Why It's Important to Have Good Relationships With Your Doctors

Updated on January 20, 2019
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Dreamworker has learned that treating doctors with respect and kindness is one of the best ways to assure good health care.

Whether you realize it or not, it can be extremely beneficial for your health and wallet to let your doctors and other health care providers know that you appreciate all that they do for you and also personally respect and like them.

This does not mean that you have to kiss their behinds, but it does mean that you should do what you can to make them feel better about themselves and the work they do.

They are human beings. The nicer you are to them, the nicer they will be to you!

Creating good relationships with your doctors can make a huge difference in the quality of health care you receive.
Creating good relationships with your doctors can make a huge difference in the quality of health care you receive. | Source

Avoid Creating Negative Situations

The average person generally fears, dislikes or is intimidated by his doctors, even though they provide the services that he needs.

It is unfortunate that individuals feel this way because in truth their doctors are the very people who help them when they become ill and show them the best ways to remain healthy.

Most people resent the amount of money they have to pay for medical care, think doctors make far too much money and have heard terrible stories about the ways in which doctors have made certain patients suffer.

When you harbor these types of negative feelings, a physician may sense them. As a result, he is less likely to provide you with good care because he thinks that, given the circumstances you have created, nothing he is going to do will please you.

Thus what your feelings create is a negative situation that can lead to real and sometimes serious physical, financial or emotional problems for you.

Therefore, you should do all you can to create positive relationships with your physicians so that you trusts one another and are able to work together as a team to bring about pleasant visits that produce good results.

Patients who behave defiantly or are rude to their doctors do not get the best care.
Patients who behave defiantly or are rude to their doctors do not get the best care. | Source

Patient Attitudes Really Matter

I liken the patient doctor relationship to training a wild parrot.

Wild parrots are naturally afraid of human hands. Therefore if you stick your open hand into the bird’s cage without warning, he’s going to bite.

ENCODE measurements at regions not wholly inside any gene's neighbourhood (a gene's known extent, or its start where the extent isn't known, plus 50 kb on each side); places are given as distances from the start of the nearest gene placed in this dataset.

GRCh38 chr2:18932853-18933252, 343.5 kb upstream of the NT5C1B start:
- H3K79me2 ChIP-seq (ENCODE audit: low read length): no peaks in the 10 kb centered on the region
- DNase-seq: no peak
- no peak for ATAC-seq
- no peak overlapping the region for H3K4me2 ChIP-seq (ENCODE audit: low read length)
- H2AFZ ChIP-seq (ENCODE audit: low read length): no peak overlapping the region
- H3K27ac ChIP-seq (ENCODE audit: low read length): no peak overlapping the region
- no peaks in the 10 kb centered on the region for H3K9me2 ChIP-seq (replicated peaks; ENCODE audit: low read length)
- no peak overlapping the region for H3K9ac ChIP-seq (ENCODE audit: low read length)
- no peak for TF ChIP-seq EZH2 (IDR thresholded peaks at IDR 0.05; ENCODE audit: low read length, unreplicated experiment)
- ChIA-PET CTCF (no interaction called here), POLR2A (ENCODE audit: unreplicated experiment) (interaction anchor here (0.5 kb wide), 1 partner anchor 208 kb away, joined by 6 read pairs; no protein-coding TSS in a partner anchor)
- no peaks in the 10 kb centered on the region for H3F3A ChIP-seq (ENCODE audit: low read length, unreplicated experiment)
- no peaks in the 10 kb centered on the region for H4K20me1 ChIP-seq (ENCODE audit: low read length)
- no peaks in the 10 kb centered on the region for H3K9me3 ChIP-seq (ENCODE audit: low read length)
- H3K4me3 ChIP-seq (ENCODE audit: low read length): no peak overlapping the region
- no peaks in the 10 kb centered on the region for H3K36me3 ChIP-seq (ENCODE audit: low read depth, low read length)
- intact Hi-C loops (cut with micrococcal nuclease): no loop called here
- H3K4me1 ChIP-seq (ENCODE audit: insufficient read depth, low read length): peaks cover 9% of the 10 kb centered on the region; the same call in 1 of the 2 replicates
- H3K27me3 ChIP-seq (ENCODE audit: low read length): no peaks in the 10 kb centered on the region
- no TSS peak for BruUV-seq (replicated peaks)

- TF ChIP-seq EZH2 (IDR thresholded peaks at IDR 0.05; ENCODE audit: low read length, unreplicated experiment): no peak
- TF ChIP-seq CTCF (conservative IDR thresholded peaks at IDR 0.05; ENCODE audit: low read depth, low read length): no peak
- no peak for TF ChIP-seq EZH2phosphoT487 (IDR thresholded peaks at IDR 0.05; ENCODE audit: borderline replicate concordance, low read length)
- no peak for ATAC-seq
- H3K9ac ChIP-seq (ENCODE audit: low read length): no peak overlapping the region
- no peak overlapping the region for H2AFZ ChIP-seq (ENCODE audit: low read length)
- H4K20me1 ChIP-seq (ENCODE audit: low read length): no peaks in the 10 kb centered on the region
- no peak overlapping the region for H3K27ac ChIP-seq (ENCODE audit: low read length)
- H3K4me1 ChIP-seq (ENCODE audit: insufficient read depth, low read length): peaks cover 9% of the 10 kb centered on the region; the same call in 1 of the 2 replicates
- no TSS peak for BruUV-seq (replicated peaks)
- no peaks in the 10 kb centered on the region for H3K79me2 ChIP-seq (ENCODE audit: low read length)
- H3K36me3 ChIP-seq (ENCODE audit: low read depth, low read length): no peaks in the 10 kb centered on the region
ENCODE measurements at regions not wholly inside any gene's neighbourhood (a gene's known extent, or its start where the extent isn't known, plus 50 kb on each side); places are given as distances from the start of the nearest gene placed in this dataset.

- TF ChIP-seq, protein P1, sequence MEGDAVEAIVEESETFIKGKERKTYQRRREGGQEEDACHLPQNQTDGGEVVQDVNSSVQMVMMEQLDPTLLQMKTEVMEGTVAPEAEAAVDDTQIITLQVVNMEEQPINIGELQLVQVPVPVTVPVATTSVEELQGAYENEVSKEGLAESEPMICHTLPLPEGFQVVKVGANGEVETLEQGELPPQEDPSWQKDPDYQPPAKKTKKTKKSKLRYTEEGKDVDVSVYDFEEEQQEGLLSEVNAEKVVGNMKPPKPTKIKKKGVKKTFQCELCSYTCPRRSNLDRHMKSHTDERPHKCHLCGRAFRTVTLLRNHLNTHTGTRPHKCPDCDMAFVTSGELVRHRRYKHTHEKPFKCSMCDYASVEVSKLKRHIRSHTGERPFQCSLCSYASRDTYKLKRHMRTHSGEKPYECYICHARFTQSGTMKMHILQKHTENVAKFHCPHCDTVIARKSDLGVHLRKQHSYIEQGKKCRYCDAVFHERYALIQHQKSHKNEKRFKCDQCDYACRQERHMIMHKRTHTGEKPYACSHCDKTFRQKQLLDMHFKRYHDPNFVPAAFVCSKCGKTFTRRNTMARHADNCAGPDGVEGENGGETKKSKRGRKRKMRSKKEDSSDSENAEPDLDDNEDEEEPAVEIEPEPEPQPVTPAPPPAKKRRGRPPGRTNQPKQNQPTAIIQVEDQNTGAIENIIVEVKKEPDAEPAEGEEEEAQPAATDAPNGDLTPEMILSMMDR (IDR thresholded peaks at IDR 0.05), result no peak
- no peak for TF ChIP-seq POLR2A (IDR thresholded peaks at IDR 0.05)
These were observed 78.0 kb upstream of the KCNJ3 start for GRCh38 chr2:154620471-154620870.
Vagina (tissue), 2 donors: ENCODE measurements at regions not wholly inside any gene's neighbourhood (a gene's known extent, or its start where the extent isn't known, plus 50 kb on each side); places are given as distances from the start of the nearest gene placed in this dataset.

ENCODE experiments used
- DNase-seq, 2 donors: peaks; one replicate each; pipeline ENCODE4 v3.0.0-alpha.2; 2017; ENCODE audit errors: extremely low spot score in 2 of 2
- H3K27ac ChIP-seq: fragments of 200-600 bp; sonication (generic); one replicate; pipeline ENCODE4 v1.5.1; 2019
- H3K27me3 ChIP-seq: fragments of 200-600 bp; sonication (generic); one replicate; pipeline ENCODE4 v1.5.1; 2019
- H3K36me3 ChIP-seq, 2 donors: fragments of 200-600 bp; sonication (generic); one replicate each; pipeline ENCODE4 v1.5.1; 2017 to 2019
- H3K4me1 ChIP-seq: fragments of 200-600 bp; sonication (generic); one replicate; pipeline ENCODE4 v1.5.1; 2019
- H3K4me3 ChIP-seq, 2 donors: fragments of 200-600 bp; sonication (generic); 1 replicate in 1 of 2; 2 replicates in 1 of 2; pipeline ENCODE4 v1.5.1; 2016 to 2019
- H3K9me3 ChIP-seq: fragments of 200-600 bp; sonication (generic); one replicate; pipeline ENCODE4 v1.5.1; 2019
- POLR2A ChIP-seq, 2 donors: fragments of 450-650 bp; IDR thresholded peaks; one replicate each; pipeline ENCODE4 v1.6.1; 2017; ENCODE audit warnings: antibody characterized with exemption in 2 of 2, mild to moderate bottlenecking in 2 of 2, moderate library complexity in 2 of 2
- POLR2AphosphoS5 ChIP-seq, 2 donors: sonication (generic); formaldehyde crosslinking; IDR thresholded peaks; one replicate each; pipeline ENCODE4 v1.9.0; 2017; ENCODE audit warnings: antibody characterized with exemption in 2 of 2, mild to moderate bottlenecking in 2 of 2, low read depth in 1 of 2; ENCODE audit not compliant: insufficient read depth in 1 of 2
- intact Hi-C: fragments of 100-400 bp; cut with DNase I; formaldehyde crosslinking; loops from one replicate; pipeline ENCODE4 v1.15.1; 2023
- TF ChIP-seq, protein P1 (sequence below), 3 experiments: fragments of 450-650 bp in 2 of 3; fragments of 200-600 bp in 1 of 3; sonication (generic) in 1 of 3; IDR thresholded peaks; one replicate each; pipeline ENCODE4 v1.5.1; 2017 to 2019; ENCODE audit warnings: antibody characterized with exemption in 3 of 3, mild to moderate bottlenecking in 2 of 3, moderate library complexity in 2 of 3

However, if you place a bit of his favorite food on top of your closed hand and slowly put it into his cage, he will learn to look forward to the treats you bring and thus start to trust you.

The same is true for doctors.

If you enter a physician’s office tense, fearful and defiant, you’re going to put him on the defensive.

On the other hand, if you greet him with a smile and a handshake, ask him how his day is going and let him know that you appreciate what he is doing for you, he’ll go the extra mile for you.

Patients often feel that because they are paying for a doctor’s services, it is he who should be forthcoming, but they forget that these professionals deal with many people in a day, are highly stressed and often are treated poorly by patients.

This type of treatment happens more often than not. As a result, many doctors become “jaded”. They begin to view patients as “backs” or “knee replacements” rather than as whole human beings and treat them accordingly.

This, of course, is wrong of them to do, but they are people just like their patients. They have feelings and needs, so it often is up to patients to help their health care providers see them as individuals who will brighten their days and make them want to provide the best possible level of care.

Make Sure Your Doctor Knows You

It's common for people to go to see their doctor and expect him to know their entire health history. Unfortunately, this is rarely the case.

The doctor might know your face and name, but that normally is all. He may have glanced at your chart, but this is a far cry from knowing all of the important facts about your health.

If he does not know what your health issues are well enough to properly prescribe appropriate treatments for you, you could be headed for trouble.

Therefore it is up to you to tell him what you want him to know every time you see him. This makes things easier for him because you are just one of hundreds of people he sees each week. He cannot possibly remember every detail for each patient.

Doctors have your file and are supposed to read it, but many simply don't have the time to read it with enough depth to really be able to help you.